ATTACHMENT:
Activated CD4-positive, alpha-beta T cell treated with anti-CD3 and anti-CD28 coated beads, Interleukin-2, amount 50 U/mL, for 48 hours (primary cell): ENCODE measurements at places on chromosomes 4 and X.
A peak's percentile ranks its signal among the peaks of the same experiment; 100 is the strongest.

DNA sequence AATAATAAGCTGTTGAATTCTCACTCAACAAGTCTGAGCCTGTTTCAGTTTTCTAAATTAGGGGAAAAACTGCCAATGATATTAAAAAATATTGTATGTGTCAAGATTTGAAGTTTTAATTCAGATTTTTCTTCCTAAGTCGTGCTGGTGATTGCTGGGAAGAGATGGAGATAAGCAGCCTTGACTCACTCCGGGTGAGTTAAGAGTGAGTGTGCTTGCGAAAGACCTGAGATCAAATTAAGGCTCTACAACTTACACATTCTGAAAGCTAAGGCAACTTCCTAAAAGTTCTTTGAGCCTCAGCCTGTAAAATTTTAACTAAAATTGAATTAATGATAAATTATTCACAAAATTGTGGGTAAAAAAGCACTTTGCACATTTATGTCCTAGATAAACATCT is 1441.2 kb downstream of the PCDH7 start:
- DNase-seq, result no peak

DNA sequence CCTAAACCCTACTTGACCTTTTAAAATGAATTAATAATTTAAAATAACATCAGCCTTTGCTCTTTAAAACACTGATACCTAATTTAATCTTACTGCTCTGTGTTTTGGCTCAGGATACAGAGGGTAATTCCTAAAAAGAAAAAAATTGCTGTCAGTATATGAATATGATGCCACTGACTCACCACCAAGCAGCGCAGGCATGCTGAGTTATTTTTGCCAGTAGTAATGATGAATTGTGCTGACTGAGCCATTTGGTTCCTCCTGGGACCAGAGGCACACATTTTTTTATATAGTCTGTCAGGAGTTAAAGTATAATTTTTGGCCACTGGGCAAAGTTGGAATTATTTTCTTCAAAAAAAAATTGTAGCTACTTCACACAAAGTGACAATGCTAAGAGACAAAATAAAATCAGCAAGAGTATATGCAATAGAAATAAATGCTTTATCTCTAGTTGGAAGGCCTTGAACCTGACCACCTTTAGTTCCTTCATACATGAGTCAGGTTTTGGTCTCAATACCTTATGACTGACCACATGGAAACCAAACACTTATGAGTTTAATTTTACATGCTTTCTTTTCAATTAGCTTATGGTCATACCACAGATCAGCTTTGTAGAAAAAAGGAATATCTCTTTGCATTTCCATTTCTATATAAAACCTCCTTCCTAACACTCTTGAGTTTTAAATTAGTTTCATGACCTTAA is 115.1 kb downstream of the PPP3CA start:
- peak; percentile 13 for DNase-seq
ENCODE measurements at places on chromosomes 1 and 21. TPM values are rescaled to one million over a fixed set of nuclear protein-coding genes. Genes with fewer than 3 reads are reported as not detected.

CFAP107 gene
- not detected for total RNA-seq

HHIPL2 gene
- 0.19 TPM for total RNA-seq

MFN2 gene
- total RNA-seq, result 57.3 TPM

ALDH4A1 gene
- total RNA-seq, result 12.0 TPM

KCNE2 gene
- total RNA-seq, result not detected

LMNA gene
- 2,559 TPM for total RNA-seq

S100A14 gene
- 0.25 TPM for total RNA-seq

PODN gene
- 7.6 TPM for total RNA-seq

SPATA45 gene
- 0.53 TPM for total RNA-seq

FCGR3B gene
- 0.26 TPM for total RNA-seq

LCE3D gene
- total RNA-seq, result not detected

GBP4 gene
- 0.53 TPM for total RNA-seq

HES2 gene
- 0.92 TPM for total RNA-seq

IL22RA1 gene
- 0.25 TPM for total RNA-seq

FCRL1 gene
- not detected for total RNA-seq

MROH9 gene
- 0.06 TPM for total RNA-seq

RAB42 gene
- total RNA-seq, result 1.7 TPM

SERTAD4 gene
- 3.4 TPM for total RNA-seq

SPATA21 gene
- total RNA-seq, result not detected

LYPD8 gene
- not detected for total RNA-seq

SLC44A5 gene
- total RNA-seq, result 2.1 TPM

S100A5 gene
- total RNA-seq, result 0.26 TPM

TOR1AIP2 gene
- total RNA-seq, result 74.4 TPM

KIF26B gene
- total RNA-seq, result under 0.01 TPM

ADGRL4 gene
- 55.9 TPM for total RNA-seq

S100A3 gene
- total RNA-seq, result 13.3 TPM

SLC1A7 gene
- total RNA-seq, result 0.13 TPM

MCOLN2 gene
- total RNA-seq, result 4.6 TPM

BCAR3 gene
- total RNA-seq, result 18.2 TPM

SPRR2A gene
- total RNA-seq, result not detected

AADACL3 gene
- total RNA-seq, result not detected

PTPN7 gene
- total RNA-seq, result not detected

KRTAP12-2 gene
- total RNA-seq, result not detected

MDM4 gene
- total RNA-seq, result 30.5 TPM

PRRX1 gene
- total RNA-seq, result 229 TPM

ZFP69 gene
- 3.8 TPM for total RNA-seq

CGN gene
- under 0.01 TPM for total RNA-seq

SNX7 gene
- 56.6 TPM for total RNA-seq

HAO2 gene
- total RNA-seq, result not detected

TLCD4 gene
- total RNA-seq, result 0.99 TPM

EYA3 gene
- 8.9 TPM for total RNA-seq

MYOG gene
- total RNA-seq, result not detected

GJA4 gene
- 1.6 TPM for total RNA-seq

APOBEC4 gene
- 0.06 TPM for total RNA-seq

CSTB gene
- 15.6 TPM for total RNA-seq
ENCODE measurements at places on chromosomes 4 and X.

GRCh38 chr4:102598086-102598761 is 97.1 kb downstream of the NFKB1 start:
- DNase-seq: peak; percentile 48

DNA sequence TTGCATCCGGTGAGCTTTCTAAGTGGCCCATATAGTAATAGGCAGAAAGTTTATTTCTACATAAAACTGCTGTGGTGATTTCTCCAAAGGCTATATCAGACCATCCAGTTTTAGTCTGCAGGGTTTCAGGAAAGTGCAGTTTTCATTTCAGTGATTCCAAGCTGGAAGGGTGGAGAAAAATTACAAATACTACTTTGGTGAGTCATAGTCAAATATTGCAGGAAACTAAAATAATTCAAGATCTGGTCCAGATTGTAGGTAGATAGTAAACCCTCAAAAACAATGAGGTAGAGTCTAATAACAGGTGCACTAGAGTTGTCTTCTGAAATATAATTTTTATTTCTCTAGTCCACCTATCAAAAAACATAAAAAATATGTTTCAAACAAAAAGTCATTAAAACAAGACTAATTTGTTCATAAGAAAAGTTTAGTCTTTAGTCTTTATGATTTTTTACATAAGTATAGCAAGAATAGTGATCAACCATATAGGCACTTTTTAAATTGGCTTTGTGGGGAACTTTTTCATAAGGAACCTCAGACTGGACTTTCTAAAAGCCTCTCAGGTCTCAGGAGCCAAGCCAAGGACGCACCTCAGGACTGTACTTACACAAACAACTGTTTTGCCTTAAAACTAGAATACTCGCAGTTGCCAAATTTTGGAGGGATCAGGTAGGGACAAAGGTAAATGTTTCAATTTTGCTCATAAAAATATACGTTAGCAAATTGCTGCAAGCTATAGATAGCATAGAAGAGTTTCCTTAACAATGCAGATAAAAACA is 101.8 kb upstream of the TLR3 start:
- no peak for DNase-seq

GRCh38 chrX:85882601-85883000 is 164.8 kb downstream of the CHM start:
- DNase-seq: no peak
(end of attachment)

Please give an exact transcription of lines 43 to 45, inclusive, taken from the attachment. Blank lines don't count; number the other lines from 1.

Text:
- 3.4 TPM for total RNA-seq

SPATA21 gene
- total RNA-seq, result not detected